I am going back to the trip I and my wife made to Rajasthan in December. Our first destination was Jaisalmer and we were enthralled by its antiquity, mesmerized by intricate work on sandstone which prevails all across this small desert town and truly delighted to spend a cold winter night out in the desert. After two days full of memorable experiences it was time to move on to the next location on the itinerary, Jodhpur.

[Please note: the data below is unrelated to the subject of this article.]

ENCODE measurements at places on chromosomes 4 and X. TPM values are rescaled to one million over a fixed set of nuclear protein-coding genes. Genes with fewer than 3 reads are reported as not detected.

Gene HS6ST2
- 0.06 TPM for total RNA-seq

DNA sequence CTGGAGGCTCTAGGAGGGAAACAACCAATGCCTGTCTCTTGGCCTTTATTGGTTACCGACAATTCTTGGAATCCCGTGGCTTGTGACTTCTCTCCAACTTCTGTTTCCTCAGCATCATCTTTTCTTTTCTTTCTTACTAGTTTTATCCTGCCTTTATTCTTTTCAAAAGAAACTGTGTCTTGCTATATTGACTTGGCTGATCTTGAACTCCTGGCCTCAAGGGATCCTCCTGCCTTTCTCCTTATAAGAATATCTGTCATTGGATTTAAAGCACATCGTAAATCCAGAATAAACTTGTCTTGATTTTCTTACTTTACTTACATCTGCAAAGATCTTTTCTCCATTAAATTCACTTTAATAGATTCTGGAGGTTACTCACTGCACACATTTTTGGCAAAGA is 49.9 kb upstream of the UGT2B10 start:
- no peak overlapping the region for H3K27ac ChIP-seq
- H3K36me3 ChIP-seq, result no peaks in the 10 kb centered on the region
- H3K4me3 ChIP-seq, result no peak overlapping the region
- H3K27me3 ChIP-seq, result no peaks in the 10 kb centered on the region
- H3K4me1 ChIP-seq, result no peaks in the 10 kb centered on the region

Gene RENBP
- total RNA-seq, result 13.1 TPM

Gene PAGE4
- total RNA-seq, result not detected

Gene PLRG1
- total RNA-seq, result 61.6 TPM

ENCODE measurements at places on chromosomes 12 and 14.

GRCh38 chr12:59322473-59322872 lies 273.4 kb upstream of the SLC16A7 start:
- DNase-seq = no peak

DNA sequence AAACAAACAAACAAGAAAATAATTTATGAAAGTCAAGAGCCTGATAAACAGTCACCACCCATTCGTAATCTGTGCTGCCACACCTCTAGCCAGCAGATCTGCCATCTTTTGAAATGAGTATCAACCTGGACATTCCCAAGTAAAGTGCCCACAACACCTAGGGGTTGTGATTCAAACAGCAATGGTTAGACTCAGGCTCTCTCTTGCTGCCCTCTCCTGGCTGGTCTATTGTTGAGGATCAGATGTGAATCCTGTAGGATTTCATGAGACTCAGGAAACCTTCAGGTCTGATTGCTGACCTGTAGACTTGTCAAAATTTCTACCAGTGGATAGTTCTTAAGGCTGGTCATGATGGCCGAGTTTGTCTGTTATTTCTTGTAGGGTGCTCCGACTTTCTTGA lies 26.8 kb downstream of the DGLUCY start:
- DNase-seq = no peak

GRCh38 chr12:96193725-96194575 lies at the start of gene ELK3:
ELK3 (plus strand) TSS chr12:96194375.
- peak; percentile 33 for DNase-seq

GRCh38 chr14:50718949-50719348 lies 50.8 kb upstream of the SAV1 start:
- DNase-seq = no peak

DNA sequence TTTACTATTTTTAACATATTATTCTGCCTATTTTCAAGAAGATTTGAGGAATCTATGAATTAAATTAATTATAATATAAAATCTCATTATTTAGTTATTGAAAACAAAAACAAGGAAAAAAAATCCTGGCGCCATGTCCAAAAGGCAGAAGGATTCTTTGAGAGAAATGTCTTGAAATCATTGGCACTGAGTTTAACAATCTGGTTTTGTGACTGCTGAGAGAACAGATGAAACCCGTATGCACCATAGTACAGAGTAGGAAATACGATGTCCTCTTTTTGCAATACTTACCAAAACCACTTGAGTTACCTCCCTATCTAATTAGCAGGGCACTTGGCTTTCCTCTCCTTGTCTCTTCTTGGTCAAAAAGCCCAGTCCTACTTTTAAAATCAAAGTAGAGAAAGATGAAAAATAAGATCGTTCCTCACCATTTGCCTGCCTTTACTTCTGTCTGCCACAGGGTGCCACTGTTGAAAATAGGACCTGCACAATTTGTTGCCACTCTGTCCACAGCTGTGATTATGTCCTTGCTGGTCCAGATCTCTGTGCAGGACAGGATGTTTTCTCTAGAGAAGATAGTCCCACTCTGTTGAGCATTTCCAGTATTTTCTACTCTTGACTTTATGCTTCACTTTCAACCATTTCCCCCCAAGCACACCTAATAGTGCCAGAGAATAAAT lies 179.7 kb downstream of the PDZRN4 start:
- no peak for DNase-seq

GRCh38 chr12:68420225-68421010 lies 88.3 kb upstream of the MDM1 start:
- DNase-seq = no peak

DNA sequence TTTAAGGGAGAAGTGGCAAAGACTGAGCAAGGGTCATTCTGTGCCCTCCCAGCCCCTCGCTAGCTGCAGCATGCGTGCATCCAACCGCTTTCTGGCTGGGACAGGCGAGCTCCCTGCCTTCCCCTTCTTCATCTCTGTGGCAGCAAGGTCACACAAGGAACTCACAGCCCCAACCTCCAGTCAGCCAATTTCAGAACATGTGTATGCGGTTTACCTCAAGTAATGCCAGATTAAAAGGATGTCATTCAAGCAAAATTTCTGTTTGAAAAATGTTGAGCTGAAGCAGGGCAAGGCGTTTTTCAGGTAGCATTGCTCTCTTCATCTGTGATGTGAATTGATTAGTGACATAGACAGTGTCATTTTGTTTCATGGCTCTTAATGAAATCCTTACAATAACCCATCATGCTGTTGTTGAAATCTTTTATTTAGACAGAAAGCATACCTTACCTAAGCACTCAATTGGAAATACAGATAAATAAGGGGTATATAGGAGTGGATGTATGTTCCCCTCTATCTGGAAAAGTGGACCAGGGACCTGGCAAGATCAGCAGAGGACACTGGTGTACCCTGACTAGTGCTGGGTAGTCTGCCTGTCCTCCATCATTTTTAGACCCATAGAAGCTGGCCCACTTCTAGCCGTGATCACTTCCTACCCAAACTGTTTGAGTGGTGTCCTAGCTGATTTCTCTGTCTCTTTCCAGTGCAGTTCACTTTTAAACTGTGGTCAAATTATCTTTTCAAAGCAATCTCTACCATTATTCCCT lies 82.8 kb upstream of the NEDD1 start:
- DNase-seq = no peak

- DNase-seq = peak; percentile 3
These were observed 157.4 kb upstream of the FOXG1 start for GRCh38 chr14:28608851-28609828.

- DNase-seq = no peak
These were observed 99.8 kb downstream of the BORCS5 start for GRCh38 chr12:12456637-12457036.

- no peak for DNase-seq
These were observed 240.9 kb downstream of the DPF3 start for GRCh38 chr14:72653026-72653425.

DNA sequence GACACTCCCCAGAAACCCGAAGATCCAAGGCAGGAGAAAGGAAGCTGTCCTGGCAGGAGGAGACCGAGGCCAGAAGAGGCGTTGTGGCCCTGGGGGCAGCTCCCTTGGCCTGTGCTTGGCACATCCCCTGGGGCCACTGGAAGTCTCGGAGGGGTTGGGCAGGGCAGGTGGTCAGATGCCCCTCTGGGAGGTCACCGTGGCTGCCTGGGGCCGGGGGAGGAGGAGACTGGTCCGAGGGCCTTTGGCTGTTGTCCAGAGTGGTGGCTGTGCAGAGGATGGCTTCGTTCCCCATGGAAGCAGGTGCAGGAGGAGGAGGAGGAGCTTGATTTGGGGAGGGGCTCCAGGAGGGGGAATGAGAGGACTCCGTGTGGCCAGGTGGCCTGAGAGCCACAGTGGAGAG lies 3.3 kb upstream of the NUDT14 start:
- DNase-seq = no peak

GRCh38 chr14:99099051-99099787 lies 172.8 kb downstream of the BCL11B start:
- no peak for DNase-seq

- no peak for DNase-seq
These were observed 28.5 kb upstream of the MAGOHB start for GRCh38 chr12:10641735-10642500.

A tourist’s itinerary in Jodhpur is bound to start from the majestic Mehrangarh Fort which overlooks this erstwhile capital of Marwar, from top of a small hill. I had caught a glimpse of it earlier, when I had alighted on the Jodhpur Railway Station. Even from that far it looked imposing and hence visiting Mehrangarh was first on our list. The sheer stature of this fort is overwhelming as you stare at its enormously high walls emerging seamlessly out of the hill below. It took us a while to overcome the amazement we had at its first sight. It was a chilly morning with a fairly cold breeze blowing and the crowd had already started swelling so we moved on. We got ourselves entry tickets and for a change resorted to the prerecorded audio tour to guide us through the passages of the huge citadel. Jaipol is the main entrance of Mehrangarh Fort. It was built after Jodhpur went through a bloody battle with Jaipur, a commonplace in an era when kings were in an unending quest of a larger kingdom. Loha Pol, which was the main entrance gate when this battle took place, had taken the brunt of the onslaught. The marks of the cannon balls which hit it during the long drawn battle can still be seen. A little further up the hillock we came to a turn from where the famed Blue City of Jodhpur could be seen. Although it now has fragments of other colours too but originally all houses were painted in blue to signify that they were occupied by Brahmins, an epitome of how the dogmas of class and caste have almost forever been present in our society. It is not a surprise that this system, which came into place ages ago, still dominates different aspects of our socio-political structure. At that very turn a Rajasthani man sporting a colourful turban played Ravanhatta, a simple string instrument made of bamboo and coconut shell. The soulful melodies emanating from his instrument with the backdrop of the huge fort gave us a feeling of having travelled back in time. Within the confines of all our historical legacies we come across stories and legends which have been told for generations and Mehrangarh has its own share of stories which still continue to be told. It is said that to overcome a curse and ensure fort’s invincibility the King had to make a human sacrifice. One of the subjects “Rajaram Medhwal” offered himself for this ultimate sacrifice and was buried in the foundation of this fort. His descendants to this date are taken care of by the royal family and on one of the walls an inscription ensures that his sacrifice doesn’t go unnoticed. Suraj Pol, where we had reached having been deeply engrossed in the history, had another story associated with it which illustrates the pride and honor of Rajput. One of the kings had run of from a battle having realized that his defeat was imminent but when he returned this door were not opened for him, the orders coming from the queen herself. Once we were through the Suraj Pol our entry tickets to the inner precincts of the fort, which now have been converted into a museum by the royal family, were checked. Mehrangarh is full of courtyards at different levels and the first one we came across was where erstwhile kings used to be anointed on the Shringar Chowki. The rooms around this courtyard have now been converted into galleries which display choicest belongings of many Maharajas of Jodhpur. In the room which displayed spectacular Howdahs on which kings rode their elephants, there was a notable one gifted by Shahjahan, an indication of Jodhpur’s ties with the Mughals. The next courtyard faced the Daulatkhana which now displays beautiful miniature paintings and exquisite palanquins which used to carry ladies of the royal family. We kept following the audio guide and step by step legacies of this majestic Mehrangarh fort unfolded. There was so much to marvel as we kept climbing up to upper levels, whether be it the mesmerizing colours of Phool Mahal, intricate Jaalis of Jhanki Mahal shielded by which women could see the proceedings below, huge arsenal which Jodhpur clan had at their disposal or the story of Veer Das. By the time we came to Zenana Deodi, the private quarters where only women were allowed, we had been impressed with of one of the most magnificent forts we would ever visit. Our rendezvous with Mehrangarh came to an end with a delicious lunch at Café Mehran, a decent restaurant within the premises of Mehrangarh fort.